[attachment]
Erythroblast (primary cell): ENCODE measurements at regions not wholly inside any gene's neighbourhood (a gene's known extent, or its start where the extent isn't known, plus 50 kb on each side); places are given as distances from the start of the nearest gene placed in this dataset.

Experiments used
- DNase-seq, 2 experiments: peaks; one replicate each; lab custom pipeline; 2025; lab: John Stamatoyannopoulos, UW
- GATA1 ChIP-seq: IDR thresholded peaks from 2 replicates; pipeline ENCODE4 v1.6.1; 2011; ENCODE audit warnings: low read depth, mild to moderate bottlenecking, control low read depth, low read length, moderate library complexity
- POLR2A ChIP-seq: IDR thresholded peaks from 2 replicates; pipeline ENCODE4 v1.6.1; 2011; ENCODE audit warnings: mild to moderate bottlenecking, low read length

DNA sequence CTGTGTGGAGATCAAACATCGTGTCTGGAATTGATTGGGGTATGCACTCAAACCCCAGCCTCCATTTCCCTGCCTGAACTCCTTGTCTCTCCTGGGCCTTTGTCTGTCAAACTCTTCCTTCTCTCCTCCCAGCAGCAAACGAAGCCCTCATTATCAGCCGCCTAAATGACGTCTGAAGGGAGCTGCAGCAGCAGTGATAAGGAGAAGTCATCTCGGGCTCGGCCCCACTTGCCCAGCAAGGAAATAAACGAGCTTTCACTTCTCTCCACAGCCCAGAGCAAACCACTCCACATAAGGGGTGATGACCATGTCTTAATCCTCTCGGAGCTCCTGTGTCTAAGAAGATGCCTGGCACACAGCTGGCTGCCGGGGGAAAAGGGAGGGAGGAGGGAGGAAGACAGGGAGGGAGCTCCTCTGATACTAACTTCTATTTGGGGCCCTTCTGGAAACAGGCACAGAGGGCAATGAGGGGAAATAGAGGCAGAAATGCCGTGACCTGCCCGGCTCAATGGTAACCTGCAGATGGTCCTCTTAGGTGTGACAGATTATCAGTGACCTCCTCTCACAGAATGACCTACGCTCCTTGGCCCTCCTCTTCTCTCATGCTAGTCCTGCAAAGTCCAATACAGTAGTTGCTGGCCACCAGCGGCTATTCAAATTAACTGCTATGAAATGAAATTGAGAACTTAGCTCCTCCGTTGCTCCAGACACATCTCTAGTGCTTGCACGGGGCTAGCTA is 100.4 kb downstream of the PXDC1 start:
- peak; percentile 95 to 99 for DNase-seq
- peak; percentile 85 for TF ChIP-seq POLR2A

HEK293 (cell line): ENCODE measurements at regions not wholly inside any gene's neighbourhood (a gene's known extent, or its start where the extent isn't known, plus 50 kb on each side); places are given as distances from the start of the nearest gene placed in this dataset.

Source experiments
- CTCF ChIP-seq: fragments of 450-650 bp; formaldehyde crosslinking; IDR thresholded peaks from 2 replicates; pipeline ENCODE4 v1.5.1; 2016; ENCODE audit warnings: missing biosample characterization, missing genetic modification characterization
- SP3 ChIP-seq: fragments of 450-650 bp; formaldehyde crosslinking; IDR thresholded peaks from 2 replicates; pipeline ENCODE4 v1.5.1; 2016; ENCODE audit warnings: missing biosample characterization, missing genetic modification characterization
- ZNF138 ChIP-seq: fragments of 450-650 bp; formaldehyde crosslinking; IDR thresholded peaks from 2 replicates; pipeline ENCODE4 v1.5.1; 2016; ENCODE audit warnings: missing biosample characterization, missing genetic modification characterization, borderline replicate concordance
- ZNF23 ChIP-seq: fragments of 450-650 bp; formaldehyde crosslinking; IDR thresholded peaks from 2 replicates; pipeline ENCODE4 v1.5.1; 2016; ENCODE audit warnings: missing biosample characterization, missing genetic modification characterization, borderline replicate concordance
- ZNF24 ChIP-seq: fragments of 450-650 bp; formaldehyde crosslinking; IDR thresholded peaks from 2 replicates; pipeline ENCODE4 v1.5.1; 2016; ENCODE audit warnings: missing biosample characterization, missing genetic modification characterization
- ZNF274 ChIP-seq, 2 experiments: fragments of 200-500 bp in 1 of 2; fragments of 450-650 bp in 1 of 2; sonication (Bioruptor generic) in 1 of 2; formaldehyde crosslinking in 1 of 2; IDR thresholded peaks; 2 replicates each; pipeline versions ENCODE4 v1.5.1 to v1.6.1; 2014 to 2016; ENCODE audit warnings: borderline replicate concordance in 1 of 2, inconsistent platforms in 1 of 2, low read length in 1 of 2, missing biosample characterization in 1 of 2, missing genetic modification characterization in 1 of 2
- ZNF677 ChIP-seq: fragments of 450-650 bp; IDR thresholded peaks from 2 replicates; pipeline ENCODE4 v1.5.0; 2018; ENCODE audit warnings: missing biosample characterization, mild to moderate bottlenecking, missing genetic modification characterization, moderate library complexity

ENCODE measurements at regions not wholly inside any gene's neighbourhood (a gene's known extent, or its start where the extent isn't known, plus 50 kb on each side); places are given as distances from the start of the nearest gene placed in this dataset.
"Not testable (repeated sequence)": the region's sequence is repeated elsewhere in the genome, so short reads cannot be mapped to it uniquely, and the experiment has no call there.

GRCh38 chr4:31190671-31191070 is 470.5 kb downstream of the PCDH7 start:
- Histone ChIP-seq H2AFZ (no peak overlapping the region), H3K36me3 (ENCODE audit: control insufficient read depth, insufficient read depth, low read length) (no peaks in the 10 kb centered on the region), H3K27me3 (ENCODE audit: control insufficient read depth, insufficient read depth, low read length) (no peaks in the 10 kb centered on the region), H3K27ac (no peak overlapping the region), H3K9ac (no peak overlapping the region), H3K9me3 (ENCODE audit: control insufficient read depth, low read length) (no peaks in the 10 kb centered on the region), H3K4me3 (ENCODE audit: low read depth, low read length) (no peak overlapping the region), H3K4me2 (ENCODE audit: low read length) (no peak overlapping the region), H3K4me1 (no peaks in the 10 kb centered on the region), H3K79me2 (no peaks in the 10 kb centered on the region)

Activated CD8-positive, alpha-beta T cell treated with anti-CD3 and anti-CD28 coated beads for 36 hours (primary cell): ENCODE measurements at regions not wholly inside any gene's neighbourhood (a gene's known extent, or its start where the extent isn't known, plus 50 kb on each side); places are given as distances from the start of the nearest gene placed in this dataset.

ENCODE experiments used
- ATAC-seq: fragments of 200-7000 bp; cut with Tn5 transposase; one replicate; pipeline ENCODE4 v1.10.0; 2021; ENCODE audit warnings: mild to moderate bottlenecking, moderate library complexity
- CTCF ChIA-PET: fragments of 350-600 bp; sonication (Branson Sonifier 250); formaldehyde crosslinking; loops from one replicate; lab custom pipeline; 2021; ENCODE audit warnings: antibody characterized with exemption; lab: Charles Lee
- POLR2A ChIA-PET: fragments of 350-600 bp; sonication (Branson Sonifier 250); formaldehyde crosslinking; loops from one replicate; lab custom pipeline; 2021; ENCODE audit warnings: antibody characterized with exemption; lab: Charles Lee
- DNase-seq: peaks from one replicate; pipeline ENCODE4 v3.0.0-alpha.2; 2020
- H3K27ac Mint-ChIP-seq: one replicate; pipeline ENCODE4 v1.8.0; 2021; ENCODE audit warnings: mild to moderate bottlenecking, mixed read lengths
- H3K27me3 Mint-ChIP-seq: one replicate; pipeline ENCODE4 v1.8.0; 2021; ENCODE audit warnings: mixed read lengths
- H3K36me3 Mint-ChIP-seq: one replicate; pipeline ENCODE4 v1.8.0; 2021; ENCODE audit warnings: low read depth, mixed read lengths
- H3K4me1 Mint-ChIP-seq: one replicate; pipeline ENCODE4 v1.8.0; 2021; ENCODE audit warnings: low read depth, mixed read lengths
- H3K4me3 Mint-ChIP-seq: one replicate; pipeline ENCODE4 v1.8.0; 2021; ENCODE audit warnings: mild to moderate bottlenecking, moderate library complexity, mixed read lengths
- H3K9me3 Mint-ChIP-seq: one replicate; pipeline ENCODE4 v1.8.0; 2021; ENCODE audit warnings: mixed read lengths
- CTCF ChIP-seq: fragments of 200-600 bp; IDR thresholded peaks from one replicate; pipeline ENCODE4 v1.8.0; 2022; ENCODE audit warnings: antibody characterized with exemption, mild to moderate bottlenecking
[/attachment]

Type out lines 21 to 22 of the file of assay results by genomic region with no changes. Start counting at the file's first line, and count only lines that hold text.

- Histone ChIP-seq H2AFZ (no peak overlapping the region), H3K36me3 (ENCODE audit: control insufficient read depth, insufficient read depth, low read length) (no peaks in the 10 kb centered on the region), H3K27me3 (ENCODE audit: control insufficient read depth, insufficient read depth, low read length) (no peaks in the 10 kb centered on the region), H3K27ac (no peak overlapping the region), H3K9ac (no peak overlapping the region), H3K9me3 (ENCODE audit: control insufficient read depth, low read length) (no peaks in the 10 kb centered on the region), H3K4me3 (ENCODE audit: low read depth, low read length) (no peak overlapping the region), H3K4me2 (ENCODE audit: low read length) (no peak overlapping the region), H3K4me1 (no peaks in the 10 kb centered on the region), H3K79me2 (no peaks in the 10 kb centered on the region)

Activated CD8-positive, alpha-beta T cell treated with anti-CD3 and anti-CD28 coated beads for 36 hours (primary cell): ENCODE measurements at regions not wholly inside any gene's neighbourhood (a gene's known extent, or its start where the extent isn't known, plus 50 kb on each side); places are given as distances from the start of the nearest gene placed in this dataset.